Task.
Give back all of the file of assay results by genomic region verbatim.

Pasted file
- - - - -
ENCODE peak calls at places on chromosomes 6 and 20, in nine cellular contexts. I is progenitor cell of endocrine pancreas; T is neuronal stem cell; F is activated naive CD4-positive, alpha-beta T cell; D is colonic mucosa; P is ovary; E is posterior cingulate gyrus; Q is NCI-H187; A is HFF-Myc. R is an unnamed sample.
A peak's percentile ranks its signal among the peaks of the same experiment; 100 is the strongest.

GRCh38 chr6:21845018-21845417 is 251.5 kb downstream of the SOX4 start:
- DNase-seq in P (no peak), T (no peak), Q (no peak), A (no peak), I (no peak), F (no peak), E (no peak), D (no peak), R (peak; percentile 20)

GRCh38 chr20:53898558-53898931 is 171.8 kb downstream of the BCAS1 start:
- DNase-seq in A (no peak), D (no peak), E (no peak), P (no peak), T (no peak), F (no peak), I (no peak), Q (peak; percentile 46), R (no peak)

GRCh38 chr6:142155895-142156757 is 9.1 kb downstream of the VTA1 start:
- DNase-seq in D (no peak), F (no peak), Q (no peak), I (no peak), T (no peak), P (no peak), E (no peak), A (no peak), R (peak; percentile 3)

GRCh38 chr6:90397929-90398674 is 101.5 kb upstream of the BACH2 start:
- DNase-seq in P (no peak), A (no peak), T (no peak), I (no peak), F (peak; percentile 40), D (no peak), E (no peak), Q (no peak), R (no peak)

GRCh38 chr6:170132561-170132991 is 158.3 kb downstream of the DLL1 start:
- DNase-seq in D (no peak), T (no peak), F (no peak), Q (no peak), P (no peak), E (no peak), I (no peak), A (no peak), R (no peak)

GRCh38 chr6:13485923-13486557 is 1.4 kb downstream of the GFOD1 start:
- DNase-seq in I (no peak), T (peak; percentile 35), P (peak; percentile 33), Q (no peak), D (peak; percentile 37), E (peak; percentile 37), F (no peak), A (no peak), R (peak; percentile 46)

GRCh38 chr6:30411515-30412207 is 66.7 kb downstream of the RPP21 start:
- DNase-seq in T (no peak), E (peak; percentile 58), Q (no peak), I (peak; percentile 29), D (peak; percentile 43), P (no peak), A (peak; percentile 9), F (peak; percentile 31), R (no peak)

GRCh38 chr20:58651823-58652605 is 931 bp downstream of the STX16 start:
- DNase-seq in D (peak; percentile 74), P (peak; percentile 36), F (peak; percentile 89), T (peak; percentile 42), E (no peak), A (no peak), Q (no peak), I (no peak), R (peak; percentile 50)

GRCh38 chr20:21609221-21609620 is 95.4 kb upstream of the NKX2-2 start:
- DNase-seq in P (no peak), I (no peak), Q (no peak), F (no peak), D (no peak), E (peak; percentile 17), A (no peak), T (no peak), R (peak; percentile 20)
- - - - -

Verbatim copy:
ENCODE peak calls at places on chromosomes 6 and 20, in nine cellular contexts. I is progenitor cell of endocrine pancreas; T is neuronal stem cell; F is activated naive CD4-positive, alpha-beta T cell; D is colonic mucosa; P is ovary; E is posterior cingulate gyrus; Q is NCI-H187; A is HFF-Myc. R is an unnamed sample.
A peak's percentile ranks its signal among the peaks of the same experiment; 100 is the strongest.

GRCh38 chr6:21845018-21845417 is 251.5 kb downstream of the SOX4 start:
- DNase-seq in P (no peak), T (no peak), Q (no peak), A (no peak), I (no peak), F (no peak), E (no peak), D (no peak), R (peak; percentile 20)

GRCh38 chr20:53898558-53898931 is 171.8 kb downstream of the BCAS1 start:
- DNase-seq in A (no peak), D (no peak), E (no peak), P (no peak), T (no peak), F (no peak), I (no peak), Q (peak; percentile 46), R (no peak)

GRCh38 chr6:142155895-142156757 is 9.1 kb downstream of the VTA1 start:
- DNase-seq in D (no peak), F (no peak), Q (no peak), I (no peak), T (no peak), P (no peak), E (no peak), A (no peak), R (peak; percentile 3)

GRCh38 chr6:90397929-90398674 is 101.5 kb upstream of the BACH2 start:
- DNase-seq in P (no peak), A (no peak), T (no peak), I (no peak), F (peak; percentile 40), D (no peak), E (no peak), Q (no peak), R (no peak)

GRCh38 chr6:170132561-170132991 is 158.3 kb downstream of the DLL1 start:
- DNase-seq in D (no peak), T (no peak), F (no peak), Q (no peak), P (no peak), E (no peak), I (no peak), A (no peak), R (no peak)

GRCh38 chr6:13485923-13486557 is 1.4 kb downstream of the GFOD1 start:
- DNase-seq in I (no peak), T (peak; percentile 35), P (peak; percentile 33), Q (no peak), D (peak; percentile 37), E (peak; percentile 37), F (no peak), A (no peak), R (peak; percentile 46)

GRCh38 chr6:30411515-30412207 is 66.7 kb downstream of the RPP21 start:
- DNase-seq in T (no peak), E (peak; percentile 58), Q (no peak), I (peak; percentile 29), D (peak; percentile 43), P (no peak), A (peak; percentile 9), F (peak; percentile 31), R (no peak)

GRCh38 chr20:58651823-58652605 is 931 bp downstream of the STX16 start:
- DNase-seq in D (peak; percentile 74), P (peak; percentile 36), F (peak; percentile 89), T (peak; percentile 42), E (no peak), A (no peak), Q (no peak), I (no peak), R (peak; percentile 50)

GRCh38 chr20:21609221-21609620 is 95.4 kb upstream of the NKX2-2 start:
- DNase-seq in P (no peak), I (no peak), Q (no peak), F (no peak), D (no peak), E (peak; percentile 17), A (no peak), T (no peak), R (peak; percentile 20)